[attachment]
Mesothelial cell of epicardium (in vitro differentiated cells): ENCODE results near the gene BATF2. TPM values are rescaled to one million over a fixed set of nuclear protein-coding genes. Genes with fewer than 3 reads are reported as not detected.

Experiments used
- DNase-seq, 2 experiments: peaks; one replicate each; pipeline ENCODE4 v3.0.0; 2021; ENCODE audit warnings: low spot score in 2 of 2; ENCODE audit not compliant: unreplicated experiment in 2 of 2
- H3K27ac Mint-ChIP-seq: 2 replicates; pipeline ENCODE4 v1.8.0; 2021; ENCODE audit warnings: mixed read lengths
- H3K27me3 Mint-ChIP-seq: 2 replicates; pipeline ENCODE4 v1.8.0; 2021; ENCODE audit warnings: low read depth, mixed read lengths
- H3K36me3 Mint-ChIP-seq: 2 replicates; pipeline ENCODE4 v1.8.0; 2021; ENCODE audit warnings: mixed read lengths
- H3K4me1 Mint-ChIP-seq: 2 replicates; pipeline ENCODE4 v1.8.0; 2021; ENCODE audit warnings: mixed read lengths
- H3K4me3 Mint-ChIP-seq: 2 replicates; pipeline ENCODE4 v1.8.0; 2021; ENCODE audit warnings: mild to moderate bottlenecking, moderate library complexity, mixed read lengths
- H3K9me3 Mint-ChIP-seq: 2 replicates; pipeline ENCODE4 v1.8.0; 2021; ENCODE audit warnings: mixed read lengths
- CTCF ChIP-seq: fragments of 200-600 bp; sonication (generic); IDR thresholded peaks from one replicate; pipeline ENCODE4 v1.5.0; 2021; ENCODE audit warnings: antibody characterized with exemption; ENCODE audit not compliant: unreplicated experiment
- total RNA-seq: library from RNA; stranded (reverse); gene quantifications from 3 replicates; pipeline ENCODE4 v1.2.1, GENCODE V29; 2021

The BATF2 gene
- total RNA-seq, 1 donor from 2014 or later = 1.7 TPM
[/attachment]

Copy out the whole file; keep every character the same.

Mesothelial cell of epicardium (in vitro differentiated cells): ENCODE results near the gene BATF2. TPM values are rescaled to one million over a fixed set of nuclear protein-coding genes. Genes with fewer than 3 reads are reported as not detected.

Experiments used
- DNase-seq, 2 experiments: peaks; one replicate each; pipeline ENCODE4 v3.0.0; 2021; ENCODE audit warnings: low spot score in 2 of 2; ENCODE audit not compliant: unreplicated experiment in 2 of 2
- H3K27ac Mint-ChIP-seq: 2 replicates; pipeline ENCODE4 v1.8.0; 2021; ENCODE audit warnings: mixed read lengths
- H3K27me3 Mint-ChIP-seq: 2 replicates; pipeline ENCODE4 v1.8.0; 2021; ENCODE audit warnings: low read depth, mixed read lengths
- H3K36me3 Mint-ChIP-seq: 2 replicates; pipeline ENCODE4 v1.8.0; 2021; ENCODE audit warnings: mixed read lengths
- H3K4me1 Mint-ChIP-seq: 2 replicates; pipeline ENCODE4 v1.8.0; 2021; ENCODE audit warnings: mixed read lengths
- H3K4me3 Mint-ChIP-seq: 2 replicates; pipeline ENCODE4 v1.8.0; 2021; ENCODE audit warnings: mild to moderate bottlenecking, moderate library complexity, mixed read lengths
- H3K9me3 Mint-ChIP-seq: 2 replicates; pipeline ENCODE4 v1.8.0; 2021; ENCODE audit warnings: mixed read lengths
- CTCF ChIP-seq: fragments of 200-600 bp; sonication (generic); IDR thresholded peaks from one replicate; pipeline ENCODE4 v1.5.0; 2021; ENCODE audit warnings: antibody characterized with exemption; ENCODE audit not compliant: unreplicated experiment
- total RNA-seq: library from RNA; stranded (reverse); gene quantifications from 3 replicates; pipeline ENCODE4 v1.2.1, GENCODE V29; 2021

The BATF2 gene
- total RNA-seq, 1 donor from 2014 or later = 1.7 TPM